The permanent-magnet electric motor driving the rear wheels delivers 248 horsepower, a number that is obviously well short of the output generated by the dual-motor XC40 Recharge, but should prove satisfying enough for most drivers in our opinion. Unlike some other EVs with a single motor, this one didn’t feel underpowered to us.
If you’re concerned about winter performance, we’re here to tell you that RWD-equipped EVs handle much differently from previous-century American sedans and muscle cars. Because their weight distribution is far better, driving in the snow isn’t really a problem—with proper tires, of course. As for efficiency, our single-motor XC40 Recharge tester achieved a combined 18.5 kWh/100 km.
AWD is Always Better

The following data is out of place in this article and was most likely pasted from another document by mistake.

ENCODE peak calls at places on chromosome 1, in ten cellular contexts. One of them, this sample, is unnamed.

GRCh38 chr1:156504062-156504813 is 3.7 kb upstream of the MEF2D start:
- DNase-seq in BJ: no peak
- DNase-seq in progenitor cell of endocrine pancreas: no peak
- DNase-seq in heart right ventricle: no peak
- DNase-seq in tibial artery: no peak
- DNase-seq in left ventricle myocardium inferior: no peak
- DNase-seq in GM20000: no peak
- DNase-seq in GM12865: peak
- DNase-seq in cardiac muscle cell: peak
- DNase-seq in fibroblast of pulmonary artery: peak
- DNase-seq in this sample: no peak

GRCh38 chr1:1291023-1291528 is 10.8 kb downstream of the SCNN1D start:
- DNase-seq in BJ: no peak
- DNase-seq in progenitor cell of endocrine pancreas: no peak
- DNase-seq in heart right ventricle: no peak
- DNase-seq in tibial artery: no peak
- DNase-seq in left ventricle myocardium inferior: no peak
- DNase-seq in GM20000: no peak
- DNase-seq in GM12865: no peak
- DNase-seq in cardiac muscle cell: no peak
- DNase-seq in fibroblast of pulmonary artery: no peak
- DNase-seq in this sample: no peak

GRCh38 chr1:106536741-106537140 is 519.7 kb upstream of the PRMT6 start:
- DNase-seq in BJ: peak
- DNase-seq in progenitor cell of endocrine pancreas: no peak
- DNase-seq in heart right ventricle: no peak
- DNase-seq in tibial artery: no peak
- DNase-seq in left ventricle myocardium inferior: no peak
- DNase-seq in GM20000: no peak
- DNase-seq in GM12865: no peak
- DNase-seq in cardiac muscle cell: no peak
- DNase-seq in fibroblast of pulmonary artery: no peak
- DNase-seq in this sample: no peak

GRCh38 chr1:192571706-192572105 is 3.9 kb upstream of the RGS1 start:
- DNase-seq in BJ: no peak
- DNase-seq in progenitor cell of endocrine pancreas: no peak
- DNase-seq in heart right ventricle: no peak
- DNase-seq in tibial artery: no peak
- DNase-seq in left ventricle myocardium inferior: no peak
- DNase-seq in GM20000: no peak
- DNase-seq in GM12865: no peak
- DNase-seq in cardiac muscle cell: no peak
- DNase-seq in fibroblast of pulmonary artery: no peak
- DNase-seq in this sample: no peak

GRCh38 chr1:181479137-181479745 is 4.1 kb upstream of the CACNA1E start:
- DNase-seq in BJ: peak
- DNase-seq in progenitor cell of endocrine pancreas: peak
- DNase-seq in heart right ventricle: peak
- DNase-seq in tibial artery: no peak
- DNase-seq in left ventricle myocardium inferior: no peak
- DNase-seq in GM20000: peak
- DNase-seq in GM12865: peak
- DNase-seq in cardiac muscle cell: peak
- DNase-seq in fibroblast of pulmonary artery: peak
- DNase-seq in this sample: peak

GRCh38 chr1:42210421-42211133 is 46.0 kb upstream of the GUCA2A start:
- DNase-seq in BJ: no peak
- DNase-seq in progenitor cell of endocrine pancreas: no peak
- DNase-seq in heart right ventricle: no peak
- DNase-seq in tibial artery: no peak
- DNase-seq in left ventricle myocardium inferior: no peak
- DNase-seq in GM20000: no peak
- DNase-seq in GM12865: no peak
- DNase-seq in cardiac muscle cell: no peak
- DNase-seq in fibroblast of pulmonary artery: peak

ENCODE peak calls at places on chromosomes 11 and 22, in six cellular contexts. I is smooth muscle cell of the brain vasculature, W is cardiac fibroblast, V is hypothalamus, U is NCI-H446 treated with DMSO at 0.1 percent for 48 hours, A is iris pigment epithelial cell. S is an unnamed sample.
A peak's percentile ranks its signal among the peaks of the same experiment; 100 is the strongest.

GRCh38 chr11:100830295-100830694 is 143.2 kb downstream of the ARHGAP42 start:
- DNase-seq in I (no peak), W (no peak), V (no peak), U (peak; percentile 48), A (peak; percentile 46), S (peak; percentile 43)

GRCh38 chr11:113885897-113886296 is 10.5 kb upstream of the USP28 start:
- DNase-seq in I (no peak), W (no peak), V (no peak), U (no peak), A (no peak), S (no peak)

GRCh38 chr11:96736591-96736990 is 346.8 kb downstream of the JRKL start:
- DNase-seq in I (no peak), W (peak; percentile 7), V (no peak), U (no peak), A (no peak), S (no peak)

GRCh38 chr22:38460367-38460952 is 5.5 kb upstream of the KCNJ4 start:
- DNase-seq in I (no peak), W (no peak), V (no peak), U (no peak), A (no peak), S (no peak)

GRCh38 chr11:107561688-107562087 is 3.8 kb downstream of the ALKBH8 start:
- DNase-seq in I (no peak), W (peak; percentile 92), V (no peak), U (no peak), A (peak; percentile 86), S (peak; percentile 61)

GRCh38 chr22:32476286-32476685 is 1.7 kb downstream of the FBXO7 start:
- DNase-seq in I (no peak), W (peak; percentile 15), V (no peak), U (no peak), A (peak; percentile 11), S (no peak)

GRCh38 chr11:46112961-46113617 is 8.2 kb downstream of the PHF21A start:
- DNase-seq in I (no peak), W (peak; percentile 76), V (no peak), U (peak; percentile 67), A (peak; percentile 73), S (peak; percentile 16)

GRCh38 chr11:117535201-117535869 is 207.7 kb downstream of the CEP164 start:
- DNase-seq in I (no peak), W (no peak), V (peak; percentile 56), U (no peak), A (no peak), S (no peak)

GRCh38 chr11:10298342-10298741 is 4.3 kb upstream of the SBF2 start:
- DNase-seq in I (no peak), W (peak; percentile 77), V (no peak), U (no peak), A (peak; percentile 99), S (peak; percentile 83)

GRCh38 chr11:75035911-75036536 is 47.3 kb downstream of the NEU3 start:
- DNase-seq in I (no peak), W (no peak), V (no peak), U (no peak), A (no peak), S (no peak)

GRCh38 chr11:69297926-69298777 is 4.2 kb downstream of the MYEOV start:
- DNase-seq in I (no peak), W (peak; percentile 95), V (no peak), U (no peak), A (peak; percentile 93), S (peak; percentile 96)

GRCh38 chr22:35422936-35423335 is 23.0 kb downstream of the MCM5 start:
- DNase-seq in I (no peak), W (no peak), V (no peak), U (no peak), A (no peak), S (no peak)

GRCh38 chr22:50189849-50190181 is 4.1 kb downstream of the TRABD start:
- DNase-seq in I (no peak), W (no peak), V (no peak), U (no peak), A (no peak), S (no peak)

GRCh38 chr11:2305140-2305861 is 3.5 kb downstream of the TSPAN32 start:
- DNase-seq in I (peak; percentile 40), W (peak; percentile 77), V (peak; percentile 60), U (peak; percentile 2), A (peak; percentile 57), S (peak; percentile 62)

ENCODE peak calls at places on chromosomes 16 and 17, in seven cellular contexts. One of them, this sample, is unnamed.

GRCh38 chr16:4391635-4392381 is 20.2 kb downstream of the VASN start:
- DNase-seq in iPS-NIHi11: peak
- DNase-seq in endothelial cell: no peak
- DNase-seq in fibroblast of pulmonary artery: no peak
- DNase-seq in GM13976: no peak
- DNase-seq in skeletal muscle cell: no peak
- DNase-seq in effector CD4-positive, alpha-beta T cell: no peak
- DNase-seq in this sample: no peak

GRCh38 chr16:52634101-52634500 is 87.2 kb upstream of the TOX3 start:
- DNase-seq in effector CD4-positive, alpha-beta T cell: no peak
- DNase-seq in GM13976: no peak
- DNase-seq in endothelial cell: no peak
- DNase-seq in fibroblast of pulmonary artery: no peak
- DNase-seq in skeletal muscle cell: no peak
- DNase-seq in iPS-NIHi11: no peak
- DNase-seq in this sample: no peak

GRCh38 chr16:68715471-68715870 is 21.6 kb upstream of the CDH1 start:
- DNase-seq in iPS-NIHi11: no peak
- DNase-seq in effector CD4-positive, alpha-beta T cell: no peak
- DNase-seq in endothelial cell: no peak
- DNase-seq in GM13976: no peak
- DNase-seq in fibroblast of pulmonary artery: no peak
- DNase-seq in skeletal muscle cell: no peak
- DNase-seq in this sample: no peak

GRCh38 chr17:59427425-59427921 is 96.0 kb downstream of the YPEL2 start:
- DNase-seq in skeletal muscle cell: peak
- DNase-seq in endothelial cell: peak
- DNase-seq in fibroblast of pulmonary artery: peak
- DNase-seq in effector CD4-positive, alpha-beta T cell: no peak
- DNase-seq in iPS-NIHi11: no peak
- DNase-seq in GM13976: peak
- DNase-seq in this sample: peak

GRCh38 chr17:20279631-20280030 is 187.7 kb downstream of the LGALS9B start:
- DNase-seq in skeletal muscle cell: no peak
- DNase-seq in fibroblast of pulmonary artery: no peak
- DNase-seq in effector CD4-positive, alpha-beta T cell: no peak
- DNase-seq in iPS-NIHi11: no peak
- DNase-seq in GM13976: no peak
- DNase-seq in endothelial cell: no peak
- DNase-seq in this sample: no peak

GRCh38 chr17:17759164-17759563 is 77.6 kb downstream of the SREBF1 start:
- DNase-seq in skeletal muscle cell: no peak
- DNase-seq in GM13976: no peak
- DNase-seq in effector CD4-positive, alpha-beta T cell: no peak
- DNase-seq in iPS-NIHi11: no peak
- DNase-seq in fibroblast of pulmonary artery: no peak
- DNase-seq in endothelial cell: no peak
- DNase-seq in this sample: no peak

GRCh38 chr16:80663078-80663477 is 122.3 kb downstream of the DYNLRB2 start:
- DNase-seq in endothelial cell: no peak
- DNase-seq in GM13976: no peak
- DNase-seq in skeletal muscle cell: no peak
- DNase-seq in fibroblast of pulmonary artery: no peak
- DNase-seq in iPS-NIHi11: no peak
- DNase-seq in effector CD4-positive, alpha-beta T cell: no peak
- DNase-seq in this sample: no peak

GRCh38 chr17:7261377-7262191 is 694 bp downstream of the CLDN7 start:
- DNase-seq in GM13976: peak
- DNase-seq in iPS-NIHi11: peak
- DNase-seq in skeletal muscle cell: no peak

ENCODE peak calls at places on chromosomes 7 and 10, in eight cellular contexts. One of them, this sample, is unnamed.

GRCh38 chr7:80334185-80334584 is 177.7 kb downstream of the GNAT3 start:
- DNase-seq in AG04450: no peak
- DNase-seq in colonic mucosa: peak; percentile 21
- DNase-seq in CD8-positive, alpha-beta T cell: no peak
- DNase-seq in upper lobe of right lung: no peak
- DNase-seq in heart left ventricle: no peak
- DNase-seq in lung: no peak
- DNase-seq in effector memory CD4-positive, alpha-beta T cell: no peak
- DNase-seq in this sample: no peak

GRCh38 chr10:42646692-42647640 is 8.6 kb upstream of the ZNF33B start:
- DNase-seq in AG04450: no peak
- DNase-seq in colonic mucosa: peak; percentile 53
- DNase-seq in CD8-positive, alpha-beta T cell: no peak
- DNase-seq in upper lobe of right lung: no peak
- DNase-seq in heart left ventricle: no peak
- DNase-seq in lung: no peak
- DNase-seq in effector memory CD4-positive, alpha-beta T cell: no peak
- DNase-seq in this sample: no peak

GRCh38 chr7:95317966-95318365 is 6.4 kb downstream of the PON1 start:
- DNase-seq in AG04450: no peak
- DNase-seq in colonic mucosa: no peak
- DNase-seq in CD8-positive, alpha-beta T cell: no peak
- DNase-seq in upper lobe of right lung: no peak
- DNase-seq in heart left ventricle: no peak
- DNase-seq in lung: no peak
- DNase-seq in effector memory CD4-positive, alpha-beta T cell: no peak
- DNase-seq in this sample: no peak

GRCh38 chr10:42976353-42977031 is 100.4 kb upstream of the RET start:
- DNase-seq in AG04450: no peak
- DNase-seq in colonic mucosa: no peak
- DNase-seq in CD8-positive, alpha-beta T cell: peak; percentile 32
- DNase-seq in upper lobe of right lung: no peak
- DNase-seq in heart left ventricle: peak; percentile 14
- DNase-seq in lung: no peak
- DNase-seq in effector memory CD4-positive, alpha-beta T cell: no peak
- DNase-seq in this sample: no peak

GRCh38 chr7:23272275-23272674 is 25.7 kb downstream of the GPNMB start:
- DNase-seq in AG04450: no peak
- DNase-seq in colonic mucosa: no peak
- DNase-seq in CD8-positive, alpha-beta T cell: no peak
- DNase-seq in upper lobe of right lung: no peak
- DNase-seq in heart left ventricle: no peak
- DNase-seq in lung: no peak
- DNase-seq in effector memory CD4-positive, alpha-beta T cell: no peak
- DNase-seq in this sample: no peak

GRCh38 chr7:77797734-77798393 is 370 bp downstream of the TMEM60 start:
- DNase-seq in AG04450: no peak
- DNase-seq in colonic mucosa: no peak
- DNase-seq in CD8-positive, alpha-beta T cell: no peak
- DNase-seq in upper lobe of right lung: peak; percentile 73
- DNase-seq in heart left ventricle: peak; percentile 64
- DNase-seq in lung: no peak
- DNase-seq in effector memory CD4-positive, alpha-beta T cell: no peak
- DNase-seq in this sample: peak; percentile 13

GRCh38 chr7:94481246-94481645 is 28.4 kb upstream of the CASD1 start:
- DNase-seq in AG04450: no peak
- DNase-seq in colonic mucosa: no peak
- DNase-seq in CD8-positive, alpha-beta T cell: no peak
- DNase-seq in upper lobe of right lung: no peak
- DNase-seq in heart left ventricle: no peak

Now, what about the dual-motor variant? There’s 147 horsepower driving the front wheels and an additional 255 horsepower driving the rear wheels, resulting in a net total of 402 horsepower—same as right now. Incidentally, the front motor will kick in only when required in order to reduce energy consumption and maximize range.
Having so much power in a compact crossover proves a whole lot of fun. As you can imagine, acceleration is explosive. This XC40 Recharge is a very dynamic performer. Naturally, it uses up electrons with greater haste, too. Think 22.3 kWh/100 km.